Gov. Bill Walker registered Monday as a candidate for next year’s election for governor. He’ll be joined again on an unaffiliated ticket by Lt. Gov. Byron Mallott.
Walker said being unaffiliated has helped him and Mallott work on issues without concern about party politics.
It will allow them to avoid a primary battle before a general election that could include candidates for both major parties.
“I think it will be a lively race,” Walker said. “I think there will be lots of competition, not for us certainly in the primary, but in the general. We’ll see how that plays out and we’ll just continue to do our job in making Alaska a safer place, and work on the fiscal situation and work on the future of the state, in terms of growing Alaska.”
Walker said they’ll point to their record, including expanding Medicaid coverage.
“Thirty-five thousand Alaskans have health care now that did not have health care,” he said. “We are frequently stopped on the street by someone who says, ‘Thank you for having health care, I did not have that before.’ Some had received life-saving operations since receiving the health care that they would not – or they were diagnosed with something early on. They would not have lived without that.”
Mallott said they recently met with Democratic Party officials to thank them for their support three years ago and to let them know they would be running as independents.
The lieutenant governor will keep his Democratic party affiliation despite running for office unaffiliated, he said.
Mallott added that Walker has worked to close the budget gap, grow the economy and treat all Alaskans fairly.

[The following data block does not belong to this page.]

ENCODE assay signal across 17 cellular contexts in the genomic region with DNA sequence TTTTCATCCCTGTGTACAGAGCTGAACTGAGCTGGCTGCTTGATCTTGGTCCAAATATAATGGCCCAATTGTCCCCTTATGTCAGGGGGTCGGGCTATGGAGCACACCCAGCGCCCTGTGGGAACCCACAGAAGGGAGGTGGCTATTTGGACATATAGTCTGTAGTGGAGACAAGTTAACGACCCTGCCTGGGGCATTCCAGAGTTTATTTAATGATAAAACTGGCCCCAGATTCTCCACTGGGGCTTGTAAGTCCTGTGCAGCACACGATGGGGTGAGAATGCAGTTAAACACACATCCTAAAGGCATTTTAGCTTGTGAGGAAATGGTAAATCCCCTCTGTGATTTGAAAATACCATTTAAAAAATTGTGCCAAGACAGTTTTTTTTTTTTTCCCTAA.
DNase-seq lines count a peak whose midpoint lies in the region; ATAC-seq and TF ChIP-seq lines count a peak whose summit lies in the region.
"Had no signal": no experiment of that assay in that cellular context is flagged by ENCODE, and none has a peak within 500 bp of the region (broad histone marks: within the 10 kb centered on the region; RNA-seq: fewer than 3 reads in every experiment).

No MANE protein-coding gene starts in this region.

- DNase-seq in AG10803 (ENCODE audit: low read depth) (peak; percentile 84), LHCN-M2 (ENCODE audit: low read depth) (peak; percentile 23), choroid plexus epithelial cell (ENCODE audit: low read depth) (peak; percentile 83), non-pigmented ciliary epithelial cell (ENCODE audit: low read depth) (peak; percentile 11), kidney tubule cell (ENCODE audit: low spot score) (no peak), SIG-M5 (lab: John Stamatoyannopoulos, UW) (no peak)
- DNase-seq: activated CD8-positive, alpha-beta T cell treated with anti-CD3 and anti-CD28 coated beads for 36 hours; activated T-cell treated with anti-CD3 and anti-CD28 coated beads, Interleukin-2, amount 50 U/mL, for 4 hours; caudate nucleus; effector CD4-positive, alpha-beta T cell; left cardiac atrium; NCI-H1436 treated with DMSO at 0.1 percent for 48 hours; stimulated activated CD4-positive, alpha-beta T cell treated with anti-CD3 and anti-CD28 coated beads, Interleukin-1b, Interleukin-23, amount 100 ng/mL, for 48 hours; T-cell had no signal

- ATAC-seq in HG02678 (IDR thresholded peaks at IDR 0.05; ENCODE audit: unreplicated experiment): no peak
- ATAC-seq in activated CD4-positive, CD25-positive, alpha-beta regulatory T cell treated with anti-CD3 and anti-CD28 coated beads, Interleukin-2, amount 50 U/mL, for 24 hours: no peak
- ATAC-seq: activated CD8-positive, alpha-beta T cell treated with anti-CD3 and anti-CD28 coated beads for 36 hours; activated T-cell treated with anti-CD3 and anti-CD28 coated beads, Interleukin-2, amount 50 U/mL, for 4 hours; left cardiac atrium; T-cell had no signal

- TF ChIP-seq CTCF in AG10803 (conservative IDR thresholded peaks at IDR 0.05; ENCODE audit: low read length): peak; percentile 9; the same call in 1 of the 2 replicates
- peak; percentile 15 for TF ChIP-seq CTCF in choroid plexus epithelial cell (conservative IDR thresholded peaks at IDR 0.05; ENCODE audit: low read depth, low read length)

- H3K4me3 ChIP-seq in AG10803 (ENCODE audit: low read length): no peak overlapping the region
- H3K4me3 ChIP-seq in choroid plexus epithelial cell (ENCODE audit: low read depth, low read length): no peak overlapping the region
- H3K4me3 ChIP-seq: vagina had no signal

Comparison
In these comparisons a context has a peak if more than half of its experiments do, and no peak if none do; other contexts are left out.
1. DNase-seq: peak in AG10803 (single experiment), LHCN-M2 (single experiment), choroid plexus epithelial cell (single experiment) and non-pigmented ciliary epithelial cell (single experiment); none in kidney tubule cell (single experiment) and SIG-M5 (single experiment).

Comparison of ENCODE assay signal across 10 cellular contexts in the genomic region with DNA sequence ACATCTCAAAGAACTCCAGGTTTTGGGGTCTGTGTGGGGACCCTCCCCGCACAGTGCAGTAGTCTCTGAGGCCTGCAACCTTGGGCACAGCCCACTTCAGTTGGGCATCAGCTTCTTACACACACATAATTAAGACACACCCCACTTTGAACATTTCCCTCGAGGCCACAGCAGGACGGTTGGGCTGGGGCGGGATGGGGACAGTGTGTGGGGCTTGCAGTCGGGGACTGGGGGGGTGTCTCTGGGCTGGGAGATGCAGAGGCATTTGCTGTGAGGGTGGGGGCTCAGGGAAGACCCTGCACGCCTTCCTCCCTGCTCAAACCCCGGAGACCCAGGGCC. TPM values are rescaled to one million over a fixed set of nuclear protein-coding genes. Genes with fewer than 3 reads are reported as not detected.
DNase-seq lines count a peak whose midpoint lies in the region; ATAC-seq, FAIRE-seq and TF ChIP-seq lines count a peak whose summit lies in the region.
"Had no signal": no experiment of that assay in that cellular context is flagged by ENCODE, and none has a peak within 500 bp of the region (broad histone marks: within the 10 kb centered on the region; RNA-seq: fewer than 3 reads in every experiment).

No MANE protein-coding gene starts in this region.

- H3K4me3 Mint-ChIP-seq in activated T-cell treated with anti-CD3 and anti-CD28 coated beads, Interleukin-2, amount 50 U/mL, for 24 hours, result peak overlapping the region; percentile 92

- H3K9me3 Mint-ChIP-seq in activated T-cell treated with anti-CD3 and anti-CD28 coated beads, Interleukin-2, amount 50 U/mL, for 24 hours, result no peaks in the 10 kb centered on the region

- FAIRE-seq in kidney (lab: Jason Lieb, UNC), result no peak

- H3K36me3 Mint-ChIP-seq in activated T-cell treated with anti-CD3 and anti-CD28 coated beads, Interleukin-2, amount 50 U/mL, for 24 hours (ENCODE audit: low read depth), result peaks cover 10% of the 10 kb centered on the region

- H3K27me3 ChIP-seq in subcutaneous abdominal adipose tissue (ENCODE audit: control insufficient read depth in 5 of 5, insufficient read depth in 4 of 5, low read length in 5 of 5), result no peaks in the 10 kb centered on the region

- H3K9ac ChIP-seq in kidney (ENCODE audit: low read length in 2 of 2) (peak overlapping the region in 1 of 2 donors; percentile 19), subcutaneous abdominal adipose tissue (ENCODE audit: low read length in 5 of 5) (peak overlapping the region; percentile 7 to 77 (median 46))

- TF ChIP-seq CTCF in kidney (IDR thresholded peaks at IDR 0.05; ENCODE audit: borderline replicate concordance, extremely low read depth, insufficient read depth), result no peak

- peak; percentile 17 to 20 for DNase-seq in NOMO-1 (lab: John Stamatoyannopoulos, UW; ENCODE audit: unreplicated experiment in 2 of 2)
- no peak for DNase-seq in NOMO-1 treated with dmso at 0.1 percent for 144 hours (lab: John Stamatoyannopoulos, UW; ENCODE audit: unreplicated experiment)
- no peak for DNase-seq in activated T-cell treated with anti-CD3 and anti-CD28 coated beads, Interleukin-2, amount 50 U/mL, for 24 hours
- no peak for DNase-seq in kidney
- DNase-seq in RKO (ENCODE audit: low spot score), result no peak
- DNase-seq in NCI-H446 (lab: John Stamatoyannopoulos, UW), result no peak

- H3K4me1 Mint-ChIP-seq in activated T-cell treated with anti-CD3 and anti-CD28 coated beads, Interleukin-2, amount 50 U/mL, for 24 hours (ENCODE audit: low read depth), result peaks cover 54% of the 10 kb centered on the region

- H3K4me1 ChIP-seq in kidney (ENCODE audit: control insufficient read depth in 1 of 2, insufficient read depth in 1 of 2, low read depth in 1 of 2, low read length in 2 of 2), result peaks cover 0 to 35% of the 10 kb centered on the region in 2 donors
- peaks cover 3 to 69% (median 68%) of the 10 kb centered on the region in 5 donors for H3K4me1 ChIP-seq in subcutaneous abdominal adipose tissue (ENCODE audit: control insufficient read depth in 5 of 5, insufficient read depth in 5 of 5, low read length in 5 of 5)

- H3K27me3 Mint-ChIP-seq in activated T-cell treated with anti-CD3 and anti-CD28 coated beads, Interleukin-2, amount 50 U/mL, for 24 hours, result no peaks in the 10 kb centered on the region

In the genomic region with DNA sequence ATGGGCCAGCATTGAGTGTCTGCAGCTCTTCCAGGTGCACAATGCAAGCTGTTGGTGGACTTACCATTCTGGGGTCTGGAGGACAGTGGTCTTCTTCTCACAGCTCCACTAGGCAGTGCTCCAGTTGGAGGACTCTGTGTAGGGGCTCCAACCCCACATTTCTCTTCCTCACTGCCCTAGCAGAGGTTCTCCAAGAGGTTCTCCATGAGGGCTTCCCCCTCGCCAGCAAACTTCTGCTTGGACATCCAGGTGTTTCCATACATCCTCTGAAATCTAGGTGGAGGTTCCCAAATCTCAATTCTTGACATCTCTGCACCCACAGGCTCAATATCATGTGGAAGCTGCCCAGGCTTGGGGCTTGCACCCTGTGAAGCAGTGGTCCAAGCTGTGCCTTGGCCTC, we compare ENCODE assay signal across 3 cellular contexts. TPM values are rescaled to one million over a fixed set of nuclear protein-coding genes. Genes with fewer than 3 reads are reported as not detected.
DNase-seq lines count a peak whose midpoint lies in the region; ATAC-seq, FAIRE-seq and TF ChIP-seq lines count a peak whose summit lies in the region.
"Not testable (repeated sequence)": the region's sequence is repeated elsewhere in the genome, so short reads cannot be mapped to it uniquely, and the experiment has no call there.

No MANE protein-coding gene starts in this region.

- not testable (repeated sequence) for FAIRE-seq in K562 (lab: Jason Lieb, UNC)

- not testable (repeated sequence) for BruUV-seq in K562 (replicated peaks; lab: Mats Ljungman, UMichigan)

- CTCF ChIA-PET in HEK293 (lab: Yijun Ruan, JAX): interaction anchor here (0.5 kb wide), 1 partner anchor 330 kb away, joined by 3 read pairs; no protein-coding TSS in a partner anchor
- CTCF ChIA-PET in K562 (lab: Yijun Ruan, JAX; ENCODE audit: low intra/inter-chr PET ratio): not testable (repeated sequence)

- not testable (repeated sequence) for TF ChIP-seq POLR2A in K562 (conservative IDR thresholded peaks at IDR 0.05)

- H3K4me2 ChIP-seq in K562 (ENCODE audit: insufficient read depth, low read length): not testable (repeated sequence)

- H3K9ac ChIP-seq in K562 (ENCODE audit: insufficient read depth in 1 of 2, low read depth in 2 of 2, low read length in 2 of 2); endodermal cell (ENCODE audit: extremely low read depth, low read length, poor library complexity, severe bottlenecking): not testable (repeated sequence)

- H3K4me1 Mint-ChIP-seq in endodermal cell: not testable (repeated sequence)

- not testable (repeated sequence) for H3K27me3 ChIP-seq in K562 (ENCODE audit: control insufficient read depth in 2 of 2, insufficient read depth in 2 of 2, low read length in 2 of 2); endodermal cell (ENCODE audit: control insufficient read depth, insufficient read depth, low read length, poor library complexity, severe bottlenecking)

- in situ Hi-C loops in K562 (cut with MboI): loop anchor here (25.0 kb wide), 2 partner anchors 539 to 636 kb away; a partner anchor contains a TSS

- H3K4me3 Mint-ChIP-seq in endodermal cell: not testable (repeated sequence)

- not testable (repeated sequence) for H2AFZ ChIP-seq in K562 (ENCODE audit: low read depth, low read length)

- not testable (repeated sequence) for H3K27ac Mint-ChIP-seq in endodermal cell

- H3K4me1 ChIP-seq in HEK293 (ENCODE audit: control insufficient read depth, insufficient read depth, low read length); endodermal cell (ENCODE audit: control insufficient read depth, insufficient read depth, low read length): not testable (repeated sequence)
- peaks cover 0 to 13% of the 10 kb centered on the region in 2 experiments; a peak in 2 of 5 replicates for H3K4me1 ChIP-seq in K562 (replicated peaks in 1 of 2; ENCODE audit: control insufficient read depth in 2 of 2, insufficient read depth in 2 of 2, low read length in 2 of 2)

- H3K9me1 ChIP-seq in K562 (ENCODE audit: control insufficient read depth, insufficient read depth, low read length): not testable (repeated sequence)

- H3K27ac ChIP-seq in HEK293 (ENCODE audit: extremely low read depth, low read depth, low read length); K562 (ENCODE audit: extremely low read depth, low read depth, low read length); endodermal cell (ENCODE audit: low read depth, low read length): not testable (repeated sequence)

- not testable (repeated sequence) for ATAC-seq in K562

“I think Alaskans are going to look at what Gov, Walker has accomplished in his first four years, and say, He did good.’”
The Walker and Mallott campaigns must each gather roughly 3,200 signatures to be placed on the ballot.
- Federal ocean managers are making more than $2 million available to try to help fishermen catch less of the wrong fish. The agency says it is prioritizing projects such as gear modifications, avoidance programs and improved fishing practices.
- The president is marking the first anniversary of his inauguration with a government shutdown. Lawmakers are back at the Capitol trying to break the impasse — and playing the political blame game.
- This year’s local contingent of the international event saw upwards of 800 people come together. They came to voice their dissatisfaction with President Donald Trump and many of the policies enacted during his first year in office.
- If the federal government shuts down, many federal workers will be furloughed. Federal courts have enough money to continue operations for about three weeks. Active-duty military go to work as normal.